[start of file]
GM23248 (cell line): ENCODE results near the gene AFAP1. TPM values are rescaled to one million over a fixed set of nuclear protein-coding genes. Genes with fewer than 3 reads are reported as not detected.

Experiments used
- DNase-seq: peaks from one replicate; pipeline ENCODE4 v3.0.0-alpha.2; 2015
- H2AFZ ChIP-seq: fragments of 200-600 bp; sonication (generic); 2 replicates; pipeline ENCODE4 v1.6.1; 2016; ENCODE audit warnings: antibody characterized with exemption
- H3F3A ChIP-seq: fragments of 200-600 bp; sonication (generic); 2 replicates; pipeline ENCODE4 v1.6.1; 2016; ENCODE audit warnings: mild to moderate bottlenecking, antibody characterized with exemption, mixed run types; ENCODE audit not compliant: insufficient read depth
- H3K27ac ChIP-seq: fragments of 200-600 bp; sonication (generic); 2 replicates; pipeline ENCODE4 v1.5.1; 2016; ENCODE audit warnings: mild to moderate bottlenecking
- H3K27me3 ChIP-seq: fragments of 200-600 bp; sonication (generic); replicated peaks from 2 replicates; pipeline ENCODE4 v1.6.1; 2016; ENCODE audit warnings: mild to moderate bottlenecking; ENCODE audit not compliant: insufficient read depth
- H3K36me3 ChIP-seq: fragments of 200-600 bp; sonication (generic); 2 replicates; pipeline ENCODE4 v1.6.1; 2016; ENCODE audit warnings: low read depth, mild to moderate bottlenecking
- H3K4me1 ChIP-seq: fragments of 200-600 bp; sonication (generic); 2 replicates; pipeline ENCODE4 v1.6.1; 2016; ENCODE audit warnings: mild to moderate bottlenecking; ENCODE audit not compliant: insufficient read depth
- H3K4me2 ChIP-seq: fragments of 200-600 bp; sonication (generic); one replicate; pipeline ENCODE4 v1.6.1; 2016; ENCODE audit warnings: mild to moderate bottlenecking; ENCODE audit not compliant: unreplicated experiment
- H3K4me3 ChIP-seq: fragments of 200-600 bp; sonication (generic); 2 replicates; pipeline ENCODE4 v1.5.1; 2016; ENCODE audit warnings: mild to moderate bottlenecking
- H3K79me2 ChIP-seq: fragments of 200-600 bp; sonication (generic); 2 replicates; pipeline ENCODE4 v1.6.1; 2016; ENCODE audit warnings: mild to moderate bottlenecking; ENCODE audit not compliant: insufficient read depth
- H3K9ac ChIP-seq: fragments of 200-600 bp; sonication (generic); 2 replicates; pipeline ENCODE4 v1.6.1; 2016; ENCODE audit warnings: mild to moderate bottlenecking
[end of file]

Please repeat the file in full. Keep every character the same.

GM23248 (cell line): ENCODE results near the gene AFAP1. TPM values are rescaled to one million over a fixed set of nuclear protein-coding genes. Genes with fewer than 3 reads are reported as not detected.

Experiments used
- DNase-seq: peaks from one replicate; pipeline ENCODE4 v3.0.0-alpha.2; 2015
- H2AFZ ChIP-seq: fragments of 200-600 bp; sonication (generic); 2 replicates; pipeline ENCODE4 v1.6.1; 2016; ENCODE audit warnings: antibody characterized with exemption
- H3F3A ChIP-seq: fragments of 200-600 bp; sonication (generic); 2 replicates; pipeline ENCODE4 v1.6.1; 2016; ENCODE audit warnings: mild to moderate bottlenecking, antibody characterized with exemption, mixed run types; ENCODE audit not compliant: insufficient read depth
- H3K27ac ChIP-seq: fragments of 200-600 bp; sonication (generic); 2 replicates; pipeline ENCODE4 v1.5.1; 2016; ENCODE audit warnings: mild to moderate bottlenecking
- H3K27me3 ChIP-seq: fragments of 200-600 bp; sonication (generic); replicated peaks from 2 replicates; pipeline ENCODE4 v1.6.1; 2016; ENCODE audit warnings: mild to moderate bottlenecking; ENCODE audit not compliant: insufficient read depth
- H3K36me3 ChIP-seq: fragments of 200-600 bp; sonication (generic); 2 replicates; pipeline ENCODE4 v1.6.1; 2016; ENCODE audit warnings: low read depth, mild to moderate bottlenecking
- H3K4me1 ChIP-seq: fragments of 200-600 bp; sonication (generic); 2 replicates; pipeline ENCODE4 v1.6.1; 2016; ENCODE audit warnings: mild to moderate bottlenecking; ENCODE audit not compliant: insufficient read depth
- H3K4me2 ChIP-seq: fragments of 200-600 bp; sonication (generic); one replicate; pipeline ENCODE4 v1.6.1; 2016; ENCODE audit warnings: mild to moderate bottlenecking; ENCODE audit not compliant: unreplicated experiment
- H3K4me3 ChIP-seq: fragments of 200-600 bp; sonication (generic); 2 replicates; pipeline ENCODE4 v1.5.1; 2016; ENCODE audit warnings: mild to moderate bottlenecking
- H3K79me2 ChIP-seq: fragments of 200-600 bp; sonication (generic); 2 replicates; pipeline ENCODE4 v1.6.1; 2016; ENCODE audit warnings: mild to moderate bottlenecking; ENCODE audit not compliant: insufficient read depth
- H3K9ac ChIP-seq: fragments of 200-600 bp; sonication (generic); 2 replicates; pipeline ENCODE4 v1.6.1; 2016; ENCODE audit warnings: mild to moderate bottlenecking